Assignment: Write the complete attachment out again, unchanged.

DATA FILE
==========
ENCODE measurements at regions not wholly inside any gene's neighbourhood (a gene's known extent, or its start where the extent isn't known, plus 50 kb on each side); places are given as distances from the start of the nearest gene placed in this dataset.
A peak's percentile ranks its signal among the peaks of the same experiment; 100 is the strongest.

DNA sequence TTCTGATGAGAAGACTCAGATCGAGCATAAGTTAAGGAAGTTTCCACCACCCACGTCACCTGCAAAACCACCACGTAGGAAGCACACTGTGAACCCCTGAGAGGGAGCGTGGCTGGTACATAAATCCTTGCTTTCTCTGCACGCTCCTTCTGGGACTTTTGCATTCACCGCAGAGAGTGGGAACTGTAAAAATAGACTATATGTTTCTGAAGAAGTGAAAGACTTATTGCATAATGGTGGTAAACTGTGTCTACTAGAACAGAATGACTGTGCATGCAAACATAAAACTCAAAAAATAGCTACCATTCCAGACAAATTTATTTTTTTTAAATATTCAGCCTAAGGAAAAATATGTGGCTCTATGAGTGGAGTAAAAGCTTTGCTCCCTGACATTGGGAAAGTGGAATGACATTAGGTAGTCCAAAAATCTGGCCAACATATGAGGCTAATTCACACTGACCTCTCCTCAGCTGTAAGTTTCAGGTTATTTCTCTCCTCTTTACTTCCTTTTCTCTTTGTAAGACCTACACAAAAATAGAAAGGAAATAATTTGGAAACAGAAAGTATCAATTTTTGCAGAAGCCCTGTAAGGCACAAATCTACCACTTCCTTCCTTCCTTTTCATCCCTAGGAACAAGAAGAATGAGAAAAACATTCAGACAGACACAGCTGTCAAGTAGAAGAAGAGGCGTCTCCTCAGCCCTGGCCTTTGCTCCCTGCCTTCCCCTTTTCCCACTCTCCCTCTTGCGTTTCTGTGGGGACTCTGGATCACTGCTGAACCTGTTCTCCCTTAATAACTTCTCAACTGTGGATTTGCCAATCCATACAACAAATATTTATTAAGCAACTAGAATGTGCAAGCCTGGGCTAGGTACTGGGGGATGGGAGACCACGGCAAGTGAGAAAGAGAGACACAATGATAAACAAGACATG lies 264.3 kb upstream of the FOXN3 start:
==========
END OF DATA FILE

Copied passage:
ENCODE measurements at regions not wholly inside any gene's neighbourhood (a gene's known extent, or its start where the extent isn't known, plus 50 kb on each side); places are given as distances from the start of the nearest gene placed in this dataset.
A peak's percentile ranks its signal among the peaks of the same experiment; 100 is the strongest.

DNA sequence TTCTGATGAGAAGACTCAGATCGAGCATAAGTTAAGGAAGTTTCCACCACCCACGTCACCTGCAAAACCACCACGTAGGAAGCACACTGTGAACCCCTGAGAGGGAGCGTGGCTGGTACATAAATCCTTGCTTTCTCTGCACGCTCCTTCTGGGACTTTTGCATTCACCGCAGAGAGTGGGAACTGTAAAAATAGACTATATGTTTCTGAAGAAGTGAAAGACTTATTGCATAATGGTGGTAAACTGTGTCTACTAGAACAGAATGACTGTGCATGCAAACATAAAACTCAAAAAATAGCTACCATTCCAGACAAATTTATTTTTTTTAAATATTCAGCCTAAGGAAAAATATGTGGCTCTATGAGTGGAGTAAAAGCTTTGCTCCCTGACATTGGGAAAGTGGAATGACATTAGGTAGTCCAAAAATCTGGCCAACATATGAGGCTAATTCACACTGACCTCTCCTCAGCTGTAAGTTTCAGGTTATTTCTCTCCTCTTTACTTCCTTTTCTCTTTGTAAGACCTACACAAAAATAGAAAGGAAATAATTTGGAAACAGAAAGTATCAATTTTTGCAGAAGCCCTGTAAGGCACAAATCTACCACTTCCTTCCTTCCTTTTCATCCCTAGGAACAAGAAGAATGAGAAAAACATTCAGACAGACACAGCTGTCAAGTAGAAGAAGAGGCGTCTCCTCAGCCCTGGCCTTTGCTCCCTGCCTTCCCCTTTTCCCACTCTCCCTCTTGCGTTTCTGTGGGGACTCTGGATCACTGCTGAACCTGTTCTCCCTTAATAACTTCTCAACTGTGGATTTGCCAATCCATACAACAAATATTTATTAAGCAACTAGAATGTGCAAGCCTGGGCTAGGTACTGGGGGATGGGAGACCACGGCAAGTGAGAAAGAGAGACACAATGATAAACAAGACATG lies 264.3 kb upstream of the FOXN3 start: